ON THIS PAGE: You will find some basic information about this disease and the parts of the body it may affect. This is the first page of Cancer.Net’s Guide to Pancreatic Cancer. To see other pages, use the menu on the side of your screen. Think of that menu as a roadmap to this full guide.
Pancreatic cancer is a disease in which healthy cells in the pancreas stop working correctly and grow uncontrollably. These cancerous cells can build up and form a mass called a tumor. A cancerous tumor is malignant, meaning it can grow and spread to other parts of the body. As it grows, a pancreatic tumor can affect the function of the pancreas, grow into nearby blood vessels and organs, and eventually spread through a process called metastasis to other parts of the body.
About the pancreas
The pancreas is a pear-shaped gland located in the abdomen between the stomach and the spine. It is made up of two major components:
The exocrine component is made up of ducts and small sacs called acini on the end of the ducts. This part of the pancreas makes specialized proteins called enzymes that are released into the small intestine to help the body digest and break down food, particularly fats.
The endocrine component of the pancreas is made up of cells lumped together in different locations within this part of the pancreas, called islets of Langerhans. These cells make specific hormones, most importantly insulin. Insulin is the substance that helps control the amount of sugar in the blood. This portion of the pancreas also makes other hormones, such as glucagon, somatostatin, pancreatic polypeptide (PP), and vasoactive intestinal peptide (VIP). Each of these hormones play important roles in regulating various aspects of metabolism in the body.
Types of pancreatic cancer
There are several types of pancreatic cancer, depending on whether the cancer began in the exocrine or endocrine component. In addition, some pancreatic cancers are lymphomas or cannot be classified as a specific type.
Exocrine tumors. These are the most common type of pancreatic cancer, and adenocarcinoma is the most common type of exocrine tumor. These tumors usually start in the ducts of the pancreas, called ductal adenocarcinoma. Much less commonly, if the tumor begins in the acini, it is called acinar adenocarcinoma.
An increasingly common diagnosis is called intraductal papillary mucinous neoplasm (IPMN). An IPMN is a tumor that grows within the ducts of the pancreas and makes a thick fluid called mucin. IPMN is not cancerous when it begins, but could become cancerous if not treated. Sometimes, an IPMN has already worsened and become a cancer by the time it is diagnosed.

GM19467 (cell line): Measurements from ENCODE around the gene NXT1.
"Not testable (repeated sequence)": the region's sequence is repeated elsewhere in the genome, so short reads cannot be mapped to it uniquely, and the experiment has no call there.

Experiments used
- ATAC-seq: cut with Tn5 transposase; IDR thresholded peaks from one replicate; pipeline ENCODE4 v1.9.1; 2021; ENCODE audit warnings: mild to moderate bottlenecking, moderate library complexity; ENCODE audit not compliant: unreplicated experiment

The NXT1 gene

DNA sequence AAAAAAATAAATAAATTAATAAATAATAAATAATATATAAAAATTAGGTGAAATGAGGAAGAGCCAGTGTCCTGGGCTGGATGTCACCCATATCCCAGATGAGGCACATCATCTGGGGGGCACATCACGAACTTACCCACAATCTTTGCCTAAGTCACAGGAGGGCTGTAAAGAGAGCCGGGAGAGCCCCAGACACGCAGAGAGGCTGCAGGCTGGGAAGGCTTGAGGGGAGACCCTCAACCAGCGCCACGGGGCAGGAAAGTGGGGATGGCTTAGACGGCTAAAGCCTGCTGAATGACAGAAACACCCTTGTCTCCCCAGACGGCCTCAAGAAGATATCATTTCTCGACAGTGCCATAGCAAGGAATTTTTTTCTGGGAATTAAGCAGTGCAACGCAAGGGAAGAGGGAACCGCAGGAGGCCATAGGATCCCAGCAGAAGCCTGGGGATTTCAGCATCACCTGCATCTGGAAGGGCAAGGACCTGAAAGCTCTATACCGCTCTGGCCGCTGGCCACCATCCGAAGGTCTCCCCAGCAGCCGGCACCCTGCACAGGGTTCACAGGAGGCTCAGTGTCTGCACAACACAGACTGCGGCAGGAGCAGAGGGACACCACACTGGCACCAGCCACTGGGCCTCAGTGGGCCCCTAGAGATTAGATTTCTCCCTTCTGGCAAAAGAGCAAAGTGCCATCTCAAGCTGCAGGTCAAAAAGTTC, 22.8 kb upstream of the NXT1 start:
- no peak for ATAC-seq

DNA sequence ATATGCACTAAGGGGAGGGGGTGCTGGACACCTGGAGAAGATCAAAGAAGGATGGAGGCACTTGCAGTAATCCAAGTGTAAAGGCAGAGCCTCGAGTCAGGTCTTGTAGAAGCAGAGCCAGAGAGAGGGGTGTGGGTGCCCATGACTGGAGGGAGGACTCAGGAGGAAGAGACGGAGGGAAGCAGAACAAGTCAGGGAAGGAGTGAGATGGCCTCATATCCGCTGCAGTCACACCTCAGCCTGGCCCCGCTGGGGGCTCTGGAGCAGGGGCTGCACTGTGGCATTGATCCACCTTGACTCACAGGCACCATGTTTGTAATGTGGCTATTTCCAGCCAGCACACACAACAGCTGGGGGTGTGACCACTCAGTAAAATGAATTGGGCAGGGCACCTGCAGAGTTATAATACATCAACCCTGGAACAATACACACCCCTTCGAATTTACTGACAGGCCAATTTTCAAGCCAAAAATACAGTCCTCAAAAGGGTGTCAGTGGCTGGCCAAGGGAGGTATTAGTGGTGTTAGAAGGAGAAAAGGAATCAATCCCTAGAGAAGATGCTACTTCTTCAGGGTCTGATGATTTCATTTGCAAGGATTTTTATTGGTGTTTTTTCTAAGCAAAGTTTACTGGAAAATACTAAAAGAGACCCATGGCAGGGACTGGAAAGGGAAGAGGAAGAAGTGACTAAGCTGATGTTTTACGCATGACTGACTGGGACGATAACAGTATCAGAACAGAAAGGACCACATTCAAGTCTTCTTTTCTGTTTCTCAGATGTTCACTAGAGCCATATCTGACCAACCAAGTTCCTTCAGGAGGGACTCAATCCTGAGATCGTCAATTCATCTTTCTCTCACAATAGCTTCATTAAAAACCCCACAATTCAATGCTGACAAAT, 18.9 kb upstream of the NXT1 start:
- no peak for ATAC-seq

Much rarer types of exocrine pancreatic tumors include: acinar cell carcinoma, adenosquamous carcinoma, colloid carcinoma, giant cell tumor, hepatoid carcinoma, mucinous cystic neoplasms, pancreatoblastoma, serous cystadenoma, signet ring cell carcinoma, solid and pseudopapillary tumors, squamous cell carcinoma, and undifferentiated carcinoma.
Endocrine tumors. These are also called islet cell tumors or pancreatic neuroendocrine tumors (PNETs). They are much less common than exocrine tumors, making up about 1% of pancreatic cancers. A pancreatic neuroendocrine tumor can be functioning, meaning it makes hormones, or nonfunctioning, meaning it doesn’t make hormones. A functioning neuroendocrine tumor is named based on the hormone the cells normally make. These include:
Looking for More of an Overview?
If you would like additional introductory information, explore these related items. Please note these links will take you to other sections on Cancer.Net:
- ASCO Answers Fact Sheet: Read a 1-page fact sheet (available as a PDF) that offers an easy-to-print introduction to this type of cancer.
- Cancer.Net Patient Education Video: View a short video led by an ASCO expert in this type of cancer that provides basic information and areas of research
- Cancer.Net En Español: Read about pancreatic cancer in Spanish. Infórmase sobre cáncer pancreático en español.
The next section in this guide is Statistics and it helps explain how many people are diagnosed with this disease and general survival rates. Or, use the menu on the side of your screen to choose another section to continue reading this guide.